Game of Thrones chat: Let’s talk about The Long Night

Game of Thrones chat: Let’s talk about The Long Night

**WARNING Spoilers ahead and throughout! **

WHEW. WOW. Holy Shit. WOW.

After years of build up, we finally got the payoff we deserved. The Battle of Winterfell and the Great War between the Living and the Dead has taken place, and it was an incredible sight.

I’ll stick to instant reactions, thoughts, and things I noticed this ep, and update this as more pops in and people tweet at us.

Firstly, my TV couldn’t handle all the darkness of the scenes, and I’m seeing reactions that it wasn’t just me. GoT needs to shoot with a little more light, please. At least the sound and score was epic. The piano was magnificent.

The opening scenes continued that growing fear from A Knight of the Seven Kingdoms; the dead are coming, we’re never going to be ready, and we probably won’t make it. We make our final stand here. The sense of foreboding grows more and more as the thunder and blackness of the dead starts to roll in.

Perhaps what painted even more of a picture of this oncoming storm was the wave of fire — the flame-lit swords of the Dothraki as they went headfirst into the dead — and the wave hitting a wall of blackness, flames dissipating and flickering out like the Living’s hope. These were the greatest fighters in the world, and they were wiped out instantly.

As Dany and Jon fly the dragons towards the dead, they’re met with a new northern Wall: an actual wall of Winter that hits like a hurricane into Winterfell. The dragons hate it, but wow do we luck out when we get some incredible scenes of the beasts emerging above the clouds into strange and uneasy calmness.

Nothing seems to be working to fight off the dead. Not fire, not dragon glass, and not the walls of Winterfell, as everything is crumbling.

Lyanna Mormont, one of the fan favorites of the last few seasons, absolutely gives her all, sacrificing herself to kill a giant. Amazing. She’ll be missed.

I’ve been a fan of getting Sansa and Tyrion back together, since they seem to be respectful of each other. In the crypts they actually share a few moments, talking about marriage and survival. Tyrion finally does more than just drink, grabbing her hand, kissing it and running with her away from the “safety” of the crypt. (I think we’ll see their respect turn into affection going forward.) The crypt’s safety was rammed into our heads all last week, so we knew it wasn’t really a good place to be. And, sure enough, the Night King raises the dead, including the Kings of Winterfell, who take out the living that were hiding there. Part of me is hopeful that Headless Ned was behind some of the bones that came alive.

For the majority of the episode, Jon is pinned down, just trying to make it to Bran in the Godswood but stuck one way or another. First it’s in a big ole dragon fight, which wasn’t the greatest of all time, to be honest. Then, he crash lands right in the middle of a Night King death resurrection. Then when he makes it through that he’s stuck waiting for the undead Viserion to chill the hell out with fireballs. The Jon v Night King battle never happens, but that’s okay. We got the one we wanted.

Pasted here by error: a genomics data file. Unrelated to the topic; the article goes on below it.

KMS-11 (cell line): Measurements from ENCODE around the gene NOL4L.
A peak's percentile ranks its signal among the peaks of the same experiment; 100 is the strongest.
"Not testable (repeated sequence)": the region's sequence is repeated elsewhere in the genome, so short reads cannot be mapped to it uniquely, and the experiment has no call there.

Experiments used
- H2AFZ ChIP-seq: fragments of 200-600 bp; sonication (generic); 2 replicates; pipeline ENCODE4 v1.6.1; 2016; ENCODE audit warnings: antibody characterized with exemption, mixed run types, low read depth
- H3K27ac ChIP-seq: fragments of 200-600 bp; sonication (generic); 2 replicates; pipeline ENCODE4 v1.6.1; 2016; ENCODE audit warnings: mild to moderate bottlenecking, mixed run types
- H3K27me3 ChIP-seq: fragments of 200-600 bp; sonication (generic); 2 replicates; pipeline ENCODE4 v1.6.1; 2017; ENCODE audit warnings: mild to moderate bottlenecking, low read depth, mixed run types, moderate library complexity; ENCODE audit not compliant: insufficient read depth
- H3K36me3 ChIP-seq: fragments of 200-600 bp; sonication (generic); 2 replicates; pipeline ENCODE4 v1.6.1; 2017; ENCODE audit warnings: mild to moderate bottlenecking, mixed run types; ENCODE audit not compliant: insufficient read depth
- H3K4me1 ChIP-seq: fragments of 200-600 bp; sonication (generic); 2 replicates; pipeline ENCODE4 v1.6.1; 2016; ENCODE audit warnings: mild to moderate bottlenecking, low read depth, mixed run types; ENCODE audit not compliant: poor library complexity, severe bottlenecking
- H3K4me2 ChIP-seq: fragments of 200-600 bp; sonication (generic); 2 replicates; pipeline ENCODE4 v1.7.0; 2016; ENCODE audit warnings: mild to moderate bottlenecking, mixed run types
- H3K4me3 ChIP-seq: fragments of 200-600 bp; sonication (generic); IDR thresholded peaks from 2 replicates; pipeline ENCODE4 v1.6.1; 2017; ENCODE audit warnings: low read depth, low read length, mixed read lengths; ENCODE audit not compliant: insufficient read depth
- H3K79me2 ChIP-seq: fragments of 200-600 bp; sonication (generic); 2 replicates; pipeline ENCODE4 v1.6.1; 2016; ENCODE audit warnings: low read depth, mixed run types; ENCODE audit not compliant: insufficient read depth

Arya. Hell yeah, Arya.

This was her episode, from the start to the finish. More than anyone on the show, she trained to know Death, how to avoid it, and how to bring it to who needs to die. Her ability to remain quiet in the library is a direct result of her training, and allows her to escape (barely). The two-part weapon that Gendry made her — a split pike that houses the infamous Bran-killing Dagger at one end. “What do we say to the God of Death: ‘not today’.” Those are similar words to what Syrio told Arya way back in Season 1, and it comes back full circle tonight.

Theon fights off the dead protecting Bran in the Godswood, until the Night King shows up, then takes the last stand protecting him. The Night King is about to take out Bran, until OUT OF NOWHERE Arya leaps toward him. (The White Walker side eye was a nice touch.) The Night King grabs her mid air, which she’s planned for, dropping the dagger from one hand down to the next, stabbing it into the gut of the Night King and ending the Great War.

A refresher: this is the same dagger that Little Finger planted on the assassin to kill Bran, which sent Catelyn Stark to Winterfell and set off a series of events that helped drive the world together towards a common enemy. The same dagger that essentially started this whole mess comes back full circle to close it out.

Arya Stark is Azor Ahai.

Stick them with the pointy end.

Let us know your thoughts below, and we’ll engage in as many conversations as we can.

Images: HBO